Friday, 19 October 2018

Hypocrisy And Crocodile Tears.

        Our babbling brook of bullshit, the mainstream media, is all a flutter, shouting “outrage”, “despicable” “savagery turned loose”, and filling papers and TV time with the alleged murder of journalist,  Jamal Khashoggi. Yes, if true, this is a despicable act, though not the worst act carried out by any state, and should be condemned. However, the coverage, to me seems out of all proportion when compared to the vicious, brutal, savage acts carried out by states across the globe. Where is the “outrage”, “despicable” “savagery turned loose” regarding the unbelievable brutality that is happening in Yemen? Where are the reams of paper, the hours of TV coverage on what is turning out to be the worst humanitarian crisis since the second world war. A country being reduced to conditions beyond belief, famine, cholera, daily mounting deaths, maimed and displaced millions. Men, women, elderly and children being encapsulated in unbelievable brutality on a daily basis. All this with the blessing of the imperialist West, it couldn’t happen without the arms from the UK and the US. We pile in the latest weapons of mass destruction into the hands of a medieval, autocratic, dictatorial, brutal regime and turn our eyes away from how they are used. Because it is good for business, large profits can be made from fostering this type of savagery.
        Nor is there much coverage of the Philippine psychopath Duterte’s war on drugs, being floated under the euphemism of “Philippine Drug War” known also as “Operation Double Barrel”. Nothing more than a vicious operation to silence dissent and intimidate the population, giving a free hand to the state minders to beat, terrorise, and kill at will.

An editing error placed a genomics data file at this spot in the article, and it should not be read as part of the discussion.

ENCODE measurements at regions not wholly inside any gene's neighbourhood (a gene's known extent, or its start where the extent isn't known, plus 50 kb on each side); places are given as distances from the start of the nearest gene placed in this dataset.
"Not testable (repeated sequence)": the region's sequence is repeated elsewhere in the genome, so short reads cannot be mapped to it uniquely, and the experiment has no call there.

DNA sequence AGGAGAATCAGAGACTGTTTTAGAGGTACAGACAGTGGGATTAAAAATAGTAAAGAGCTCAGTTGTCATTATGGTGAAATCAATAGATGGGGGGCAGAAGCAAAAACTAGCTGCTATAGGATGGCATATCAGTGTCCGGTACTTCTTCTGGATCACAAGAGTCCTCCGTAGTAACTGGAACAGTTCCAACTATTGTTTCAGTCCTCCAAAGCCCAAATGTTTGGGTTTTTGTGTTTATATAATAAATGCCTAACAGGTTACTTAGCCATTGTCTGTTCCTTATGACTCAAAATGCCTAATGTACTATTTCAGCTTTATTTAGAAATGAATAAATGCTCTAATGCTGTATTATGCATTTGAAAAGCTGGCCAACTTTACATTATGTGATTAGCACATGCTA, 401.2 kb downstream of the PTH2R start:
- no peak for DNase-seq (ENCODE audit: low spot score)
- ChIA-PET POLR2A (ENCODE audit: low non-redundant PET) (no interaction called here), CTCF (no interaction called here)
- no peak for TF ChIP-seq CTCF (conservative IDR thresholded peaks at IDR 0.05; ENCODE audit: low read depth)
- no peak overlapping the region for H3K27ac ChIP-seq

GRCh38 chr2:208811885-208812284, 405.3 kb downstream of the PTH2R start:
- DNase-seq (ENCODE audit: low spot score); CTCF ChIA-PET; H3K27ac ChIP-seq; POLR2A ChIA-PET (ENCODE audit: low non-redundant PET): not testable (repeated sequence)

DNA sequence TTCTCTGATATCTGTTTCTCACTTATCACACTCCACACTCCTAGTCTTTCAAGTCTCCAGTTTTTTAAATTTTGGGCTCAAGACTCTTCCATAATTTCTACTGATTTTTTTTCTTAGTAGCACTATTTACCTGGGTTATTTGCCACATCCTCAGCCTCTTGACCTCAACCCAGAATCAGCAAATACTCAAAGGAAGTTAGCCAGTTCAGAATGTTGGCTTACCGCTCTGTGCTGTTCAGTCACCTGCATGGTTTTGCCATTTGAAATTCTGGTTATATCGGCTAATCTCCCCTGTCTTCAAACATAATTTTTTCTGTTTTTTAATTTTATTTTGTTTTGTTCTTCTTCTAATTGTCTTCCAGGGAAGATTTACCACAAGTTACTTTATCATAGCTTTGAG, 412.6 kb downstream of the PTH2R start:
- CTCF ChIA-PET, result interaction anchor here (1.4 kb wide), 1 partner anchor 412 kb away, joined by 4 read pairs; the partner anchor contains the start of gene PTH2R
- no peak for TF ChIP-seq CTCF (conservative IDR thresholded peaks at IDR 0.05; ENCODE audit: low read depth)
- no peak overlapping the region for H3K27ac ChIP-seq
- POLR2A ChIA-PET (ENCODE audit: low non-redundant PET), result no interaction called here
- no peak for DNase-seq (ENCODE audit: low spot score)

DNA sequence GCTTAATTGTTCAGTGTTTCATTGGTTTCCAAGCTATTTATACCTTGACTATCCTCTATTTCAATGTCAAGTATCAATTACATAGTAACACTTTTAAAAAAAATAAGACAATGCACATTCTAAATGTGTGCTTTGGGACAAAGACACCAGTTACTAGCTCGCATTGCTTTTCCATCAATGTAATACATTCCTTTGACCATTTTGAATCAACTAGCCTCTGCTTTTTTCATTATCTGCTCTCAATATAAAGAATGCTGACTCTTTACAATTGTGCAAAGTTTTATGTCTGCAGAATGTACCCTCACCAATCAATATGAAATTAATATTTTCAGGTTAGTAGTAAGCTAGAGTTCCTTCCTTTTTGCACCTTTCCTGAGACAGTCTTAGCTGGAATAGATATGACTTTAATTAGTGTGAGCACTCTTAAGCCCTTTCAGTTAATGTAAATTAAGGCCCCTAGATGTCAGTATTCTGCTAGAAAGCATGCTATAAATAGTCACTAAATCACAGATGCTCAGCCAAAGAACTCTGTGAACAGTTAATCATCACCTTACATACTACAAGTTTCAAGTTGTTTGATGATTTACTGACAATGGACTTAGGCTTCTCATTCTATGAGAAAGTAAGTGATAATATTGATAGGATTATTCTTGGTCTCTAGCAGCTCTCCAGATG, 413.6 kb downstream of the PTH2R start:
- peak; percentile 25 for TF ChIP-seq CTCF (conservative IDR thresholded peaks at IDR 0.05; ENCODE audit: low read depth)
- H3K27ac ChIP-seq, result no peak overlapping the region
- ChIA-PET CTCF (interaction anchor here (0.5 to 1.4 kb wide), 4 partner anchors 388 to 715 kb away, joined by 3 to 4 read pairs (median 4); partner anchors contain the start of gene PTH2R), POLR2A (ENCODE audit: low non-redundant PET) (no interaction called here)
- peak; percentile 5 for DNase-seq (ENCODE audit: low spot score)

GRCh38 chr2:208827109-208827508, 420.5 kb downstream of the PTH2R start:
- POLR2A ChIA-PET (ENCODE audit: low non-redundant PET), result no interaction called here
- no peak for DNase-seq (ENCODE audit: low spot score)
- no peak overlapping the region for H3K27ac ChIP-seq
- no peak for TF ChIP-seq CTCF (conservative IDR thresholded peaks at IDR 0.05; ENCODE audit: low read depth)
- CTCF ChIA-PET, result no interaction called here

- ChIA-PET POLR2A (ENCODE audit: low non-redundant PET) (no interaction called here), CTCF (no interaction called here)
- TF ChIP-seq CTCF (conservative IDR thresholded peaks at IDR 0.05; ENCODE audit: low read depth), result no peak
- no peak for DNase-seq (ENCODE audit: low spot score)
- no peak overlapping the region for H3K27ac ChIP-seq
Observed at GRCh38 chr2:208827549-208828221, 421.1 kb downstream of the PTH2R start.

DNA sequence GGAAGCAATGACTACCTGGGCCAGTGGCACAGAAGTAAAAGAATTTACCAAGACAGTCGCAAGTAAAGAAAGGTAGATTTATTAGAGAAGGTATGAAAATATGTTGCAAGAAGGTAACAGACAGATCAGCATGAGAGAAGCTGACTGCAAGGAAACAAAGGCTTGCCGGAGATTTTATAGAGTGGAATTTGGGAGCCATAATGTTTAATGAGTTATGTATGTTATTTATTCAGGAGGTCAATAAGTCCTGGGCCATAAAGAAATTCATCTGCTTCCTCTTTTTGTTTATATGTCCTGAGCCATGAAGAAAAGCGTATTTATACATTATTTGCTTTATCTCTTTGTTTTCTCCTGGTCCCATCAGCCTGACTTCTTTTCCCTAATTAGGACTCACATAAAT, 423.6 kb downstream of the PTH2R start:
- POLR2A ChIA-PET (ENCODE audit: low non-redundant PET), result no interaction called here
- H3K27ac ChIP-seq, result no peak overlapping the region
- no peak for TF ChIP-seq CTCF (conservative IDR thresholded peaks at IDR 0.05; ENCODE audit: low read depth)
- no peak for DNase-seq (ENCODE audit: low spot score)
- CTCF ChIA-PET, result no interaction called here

On these matters our babbling brook of bullshit, the mainstream media barely raise an eyebrow, these items of savagery don’t fit their propaganda script. 
On the Philippines, this from Freedom News: 
  World, Oct 18th
        As most of you probably heard, Philippines’ president Rodrigo Duterte, who assumed office in July 2016, had launched the “Philippine Drug War” known also as “Operation Double Barrel”. The disgraceful campaign aims at “the neutralization of illegal drug personalities nationwide”.
      The policy gave a green light to cops to routinely execute drug suspects and then plant guns and drugs on them. What’s more, there is evidence that the police is using hospitals to hide their killings. Duterte also urged the citizens of Philippines to lynch suspected drug addicts and criminals.
     In Summer 2018, four Food Not Bombs volunteers have been killed, and one has been framed for drug possession and is in jail awaiting trial. The families and friends of the victims believe that both the murders and the arrest are the result of Duterte’s war on drugs.

The four murdered activists are:

Chris Jose Eleazar (aka Mokiam)
Food Not Bombs Bukidnon/Davao volunteer
Born: Nov.17, 1990 Killed: Sept. 15, 2018

Jan Ray Patindol (aka Pating)
Food Not Bombs Davao volunteer
Born: January 2, 1989 Killed: Sep.15,2018